This afternoon, President Obama will host the sixth and final White House Science Fair of his Administration and welcome student competitors and winners from a broad range of science, technology, engineering, and math (STEM) competitions. President Obama established the tradition of the Science Fair in 2010 to help honor and inspire students in STEM. This year's event will be the largest White House Science Fair to date, with more than 130 students from more than 30 states, as well as student alumni from each of the prior five White House Science Fairs.
You can tune in to watch the Science Fair live from 1:00 – 3:00 PM ET at obamawhitehouse.archives.gov/live, and we encourage you to participate on social media using the hashtag #WHScienceFair. For more ideas and examples on how you can get involved and celebrate science in your own community, click here.
The Science Fair is part of the Administration’s celebration of a #WeekOfScience from April 11-17, which includes not only the White House Science Fair, but also representation from more than 70 Federal agencies at the USA Science and Engineering Festival—which will bring more than 350,000 students and adults to Washington, D.C.—and President Obama’s participation as a guest presenter on the Science Channel’s science news segment every weekday night. Click here to learn more.
Approximately 40 student teams will have the opportunity to exhibit their projects at the White House during the Science Fair. Exhibitors include:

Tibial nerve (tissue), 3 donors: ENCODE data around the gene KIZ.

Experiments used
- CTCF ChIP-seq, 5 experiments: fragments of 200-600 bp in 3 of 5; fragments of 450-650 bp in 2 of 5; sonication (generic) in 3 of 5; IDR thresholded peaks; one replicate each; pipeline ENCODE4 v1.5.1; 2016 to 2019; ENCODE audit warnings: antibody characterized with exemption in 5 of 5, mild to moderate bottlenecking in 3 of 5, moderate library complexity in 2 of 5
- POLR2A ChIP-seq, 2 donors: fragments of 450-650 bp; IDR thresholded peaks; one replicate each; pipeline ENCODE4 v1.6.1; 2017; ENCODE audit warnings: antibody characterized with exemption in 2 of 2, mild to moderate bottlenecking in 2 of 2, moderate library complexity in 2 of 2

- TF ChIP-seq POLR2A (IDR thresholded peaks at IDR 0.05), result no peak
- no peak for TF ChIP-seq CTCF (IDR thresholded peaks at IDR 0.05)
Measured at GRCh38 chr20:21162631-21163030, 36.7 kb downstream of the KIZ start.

Click here to learn more about the students participating in this year’s Science Fair.
At the Science Fair, the President will also highlight the growing community of education, business, and nonprofit leaders who have responded to his State of the Union call to give every child the opportunity to learn computer science (CS), as well as his overall “Educate to Innovate” campaign to ensure all students have the tools to be innovators and problem-solvers. Today’s announcements include:
Today’s STEM announcements also mark progress on the President’s My Brother’s Keeper Initiative and the efforts of the Council on Women and Girls to build ladders of opportunity for all young people, including populations underrepresented in STEM; incorporate STEM into the Administration’s push to expand high-quality early-childhood education; and advance the Climate Education and Literacy Initiative to help connect all American students and citizens with the best-available, science-based information about climate change. Full details on all of today’s announcements can be found here.